"Tom Reiss's The Black Count is the riveting, beautifully written and well-researched story of the seemingly impossible: In 18th-century France, Alex Dumas, a man of color - the son of an enslaved woman and French nobleman - became one of his country's most celebrated generals and the father of a famed novelist who used his father's gallant and, ultimately, tragic life to create characters that are known the world over.... It could never have happened in the United States, and with great skill, Reiss shows how the moment that produced Alex Dumas was lost with the rise of 19th century racism." (Annette Gordon Reed, author of Andrew Johnson and winner of the Pulitzer Prize and National Book Award for The Hemingses of Monticello)
Yes...It is a historical treasure
It connects the dots to another book that I appreciate, the Count of Monte Cristo.
I'm in awe of the author's ability to so thoroughly research Alexander Dumas and this period in time and weave it together in this eloquent and riveting book.
I had read the book and loved it, and got the audio for my husband and I to listen to while taking a road trip. The reader has excellent French accent when pronouncing the French names. As well as reads the entirety beautifully.
The importance of this book is to grasp the scale and perspective of slavery in the 1700's, the political influence of the French Revolution relative to the rest of Europe at that time.
Alexander Dumas should be a hero for humanity, not only for his passionate service to his country, but also for his love of family and his near perfect integrity as a human being. Truly an astonishing man in our history!
A striking and reveting account of the birth of the French republic, the death and rebirth of race laws and the Black French general who lived, fought and died for his country. A tremendous story showing human nature and how soon nations forget their heros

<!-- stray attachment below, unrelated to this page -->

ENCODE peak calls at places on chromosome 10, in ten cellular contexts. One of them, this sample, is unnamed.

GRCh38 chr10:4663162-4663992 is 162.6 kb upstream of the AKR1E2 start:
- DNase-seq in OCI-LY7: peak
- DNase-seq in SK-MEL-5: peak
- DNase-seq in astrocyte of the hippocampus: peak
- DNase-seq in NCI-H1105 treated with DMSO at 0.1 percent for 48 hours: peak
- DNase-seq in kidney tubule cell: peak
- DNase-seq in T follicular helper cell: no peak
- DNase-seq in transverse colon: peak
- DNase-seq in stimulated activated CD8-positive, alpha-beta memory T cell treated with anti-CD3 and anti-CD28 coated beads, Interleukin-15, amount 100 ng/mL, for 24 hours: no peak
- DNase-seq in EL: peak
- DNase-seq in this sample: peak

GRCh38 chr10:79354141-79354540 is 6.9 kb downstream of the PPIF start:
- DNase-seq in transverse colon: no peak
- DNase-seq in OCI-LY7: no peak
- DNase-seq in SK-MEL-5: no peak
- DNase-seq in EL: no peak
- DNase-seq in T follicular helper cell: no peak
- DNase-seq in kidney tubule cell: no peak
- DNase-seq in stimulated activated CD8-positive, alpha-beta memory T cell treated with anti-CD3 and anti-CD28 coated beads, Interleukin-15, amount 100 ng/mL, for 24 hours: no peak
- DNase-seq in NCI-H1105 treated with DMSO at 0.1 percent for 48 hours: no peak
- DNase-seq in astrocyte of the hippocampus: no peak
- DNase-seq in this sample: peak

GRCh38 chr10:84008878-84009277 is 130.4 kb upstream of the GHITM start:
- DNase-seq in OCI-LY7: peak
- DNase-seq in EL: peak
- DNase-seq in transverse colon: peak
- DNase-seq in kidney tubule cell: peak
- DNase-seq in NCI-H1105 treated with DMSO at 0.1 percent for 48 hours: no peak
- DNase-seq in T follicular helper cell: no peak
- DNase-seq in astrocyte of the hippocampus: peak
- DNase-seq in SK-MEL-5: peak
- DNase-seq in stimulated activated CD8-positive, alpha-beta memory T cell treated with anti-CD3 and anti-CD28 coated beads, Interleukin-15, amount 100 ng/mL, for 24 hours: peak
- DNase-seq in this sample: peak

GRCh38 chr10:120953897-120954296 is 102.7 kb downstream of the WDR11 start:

The descriptions of events are wonderful and well acted in the audiobook, even if he is just reading a memoir.
An exciting telling of the life of General Alex Dumas, father of author Alexandre Dumas. Heroism, honor betrayed, battlefield genius, and true love: it's all here. Add to that a man who excels in so many ways in spite of racial injustice. Read it. You'll be glad you did.
An compelling listen that pairs extremely well with the Revolutions Podcast segments on the French and Haitian Revolutions.
Having previously only been vaguely aware of details regarding the French Revolution, The Black Count provided a helpful primer about the vast and deeply dark period in France. The author did well, however, to elevate the(few) good accomplishments of the Revolution.
General Dumas lived before my minds eye and I felt outrage as the epilogue revealed the last and ongoing betrayal perpetrated against the heroic and dedicated republican of France.
Anyone that enjoys a well woven tail, especially historically intriguing, will revel in the tale of General Dumas.
Through this outstanding story I learned about the French colony (modern day Haiti), the French Revolution, the Terror, invasion of Egypt, and the incredible injustice to the courageous, loyal General Dumas. Thank you. I completely enjoyed it.